Colour Incorrection and mixing old light sources

Written by Phil Rhodes

When we discuss colour in filmmaking, we're usually interested being – well – correct. But we might also talk about the steel blue of night, an amber sunset, or the greenish tinge that comes from mid-century industrial lighting, or just from being stuck inside your own head in Paris.

Technically, all those things should look roughly white, but that's much less interesting than embracing the colour.  We can simulate all this using colour-mixing LED lights, or with gels, but if we’re going to use old lenses for the sake of it, there might be something in using old lights too.

High-Pressure Mercury Vapour

High pressure mercury vapour lighting in an image generously made public domain by Wikipedia user Swisstack

High pressure mercury vapour lighting in an image generously made public domain by Wikipedia user (Swisstack).

One upside of classic industrial lighting is that it’s efficient, and the cold white lights we see in (a dwindling number of) car parks are based on lights invented for greater efficiency in the early days of cinema.  Mercury vapour isn’t as efficient as modern ceramic lighting or LEDs, but they're reasonably good, and they create a very cold, actinic, blue-white light that references industrial gloom.  On film, they often render kelly green, but digital cameras tend to see a cyanotic tinge.  The colour rendering, from a technical standpoint, is absolutely horrible, but that’s what we’re here for.

Bulbs in the 80 to 160 watt range are often egg-shaped on an E27 (that is, Mogul) base. Clear glass types have a more classic colour reproduction, though they should be used inside a fitting designed for them given ultraviolet and explosion hazards.  White-coated types tend to have better, though not good, colour performance.  Like any old-school discharge light, they need a ballast, and traditional ballasts create flicker at the mains frequency.  Work around that with careful shutter speed selection, or get one that's advertised as an “electronic ballast,” which is less likely to flicker.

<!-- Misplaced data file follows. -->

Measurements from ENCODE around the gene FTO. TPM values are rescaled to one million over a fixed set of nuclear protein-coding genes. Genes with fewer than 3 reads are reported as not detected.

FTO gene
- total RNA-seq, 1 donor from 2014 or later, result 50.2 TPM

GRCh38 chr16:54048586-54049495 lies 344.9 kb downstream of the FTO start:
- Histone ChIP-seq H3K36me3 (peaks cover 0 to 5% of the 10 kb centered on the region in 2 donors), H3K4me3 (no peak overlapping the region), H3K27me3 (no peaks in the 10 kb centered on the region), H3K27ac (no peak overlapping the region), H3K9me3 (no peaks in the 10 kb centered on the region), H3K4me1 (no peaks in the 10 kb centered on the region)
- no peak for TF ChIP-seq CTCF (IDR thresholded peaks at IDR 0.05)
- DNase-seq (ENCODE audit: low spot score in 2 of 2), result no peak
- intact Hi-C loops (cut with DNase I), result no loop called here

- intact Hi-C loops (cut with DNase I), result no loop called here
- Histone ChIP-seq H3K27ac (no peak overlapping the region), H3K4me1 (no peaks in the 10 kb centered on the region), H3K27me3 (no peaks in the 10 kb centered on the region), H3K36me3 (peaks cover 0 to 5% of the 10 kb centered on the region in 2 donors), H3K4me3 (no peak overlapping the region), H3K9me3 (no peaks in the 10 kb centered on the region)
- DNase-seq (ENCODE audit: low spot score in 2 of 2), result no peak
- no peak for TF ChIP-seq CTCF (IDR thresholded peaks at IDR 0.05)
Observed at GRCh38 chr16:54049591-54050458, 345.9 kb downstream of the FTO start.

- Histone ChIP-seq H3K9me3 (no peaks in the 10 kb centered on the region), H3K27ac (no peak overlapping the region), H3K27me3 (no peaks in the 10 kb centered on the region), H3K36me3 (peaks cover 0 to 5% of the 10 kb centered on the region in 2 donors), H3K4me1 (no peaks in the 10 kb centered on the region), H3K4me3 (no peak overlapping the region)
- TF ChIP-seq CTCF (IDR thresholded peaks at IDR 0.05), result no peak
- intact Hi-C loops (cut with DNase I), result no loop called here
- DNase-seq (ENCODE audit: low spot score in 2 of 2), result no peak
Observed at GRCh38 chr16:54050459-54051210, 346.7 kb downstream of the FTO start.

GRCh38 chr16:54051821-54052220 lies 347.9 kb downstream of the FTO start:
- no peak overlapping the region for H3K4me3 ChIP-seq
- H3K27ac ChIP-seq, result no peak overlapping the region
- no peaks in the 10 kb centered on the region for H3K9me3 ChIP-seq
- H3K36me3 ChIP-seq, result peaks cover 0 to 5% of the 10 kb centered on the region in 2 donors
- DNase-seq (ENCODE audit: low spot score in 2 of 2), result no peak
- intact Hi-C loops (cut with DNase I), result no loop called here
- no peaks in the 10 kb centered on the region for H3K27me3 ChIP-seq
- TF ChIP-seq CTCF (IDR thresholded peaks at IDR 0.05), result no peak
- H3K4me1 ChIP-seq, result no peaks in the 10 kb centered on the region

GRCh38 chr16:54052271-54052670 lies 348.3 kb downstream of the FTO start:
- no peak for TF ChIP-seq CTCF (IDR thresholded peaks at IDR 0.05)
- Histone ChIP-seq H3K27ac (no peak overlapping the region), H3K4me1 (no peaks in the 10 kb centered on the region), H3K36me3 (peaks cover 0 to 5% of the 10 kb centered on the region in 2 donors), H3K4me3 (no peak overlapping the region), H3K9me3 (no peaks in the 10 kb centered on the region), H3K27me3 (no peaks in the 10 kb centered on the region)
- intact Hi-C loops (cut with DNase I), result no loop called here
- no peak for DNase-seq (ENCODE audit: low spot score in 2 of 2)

Following the diagram printed on an electronic ballast is barely harder than wiring a plug, but shouldn’t be approached too casually since it involves mains electricity.  A 160W ballast and bulb can be had on eBay for under £50 and can be rigged into various fittings.  Bigger versions are available up to 1000W, which is a bright light.  Mercury vapour lamps were banned in 2015 in the EU and 2008 in the USA, but they’re still obtainable as used, ex-installation parts.

Doing this with LEDs is actually quite difficult because a mercury vapour light is a hard source, and only a few companies – principally Hive and ARRI – make colour-mixing Hard Lights.

Old-Style Fluorescent Tubes

Its hard to get a photo of a low-pressure sodium (or SOX) lamp without being dazzled by it, so thanks to Wikipedia user Proto02 for this image

Blade Runner embraced fluorescent light as a production design choice almost at the level of a Dan Flavin art installation.  Making modern tubes and digital cameras look like old, bad tubes shot on film can be tricky, since both have improved to the point where they actually don't do that any more.  With LED technology ascendant, there's also some question over how long fluorescent tubes will continue to be available.  While they are, tubes most likely to give the sort of harsh, cold light we're after will be described as “cool white.” One trick is to mix in the occasional “warm white” tube as a colour contrast, and to further the grimy feel of carelessly-replaced tubes.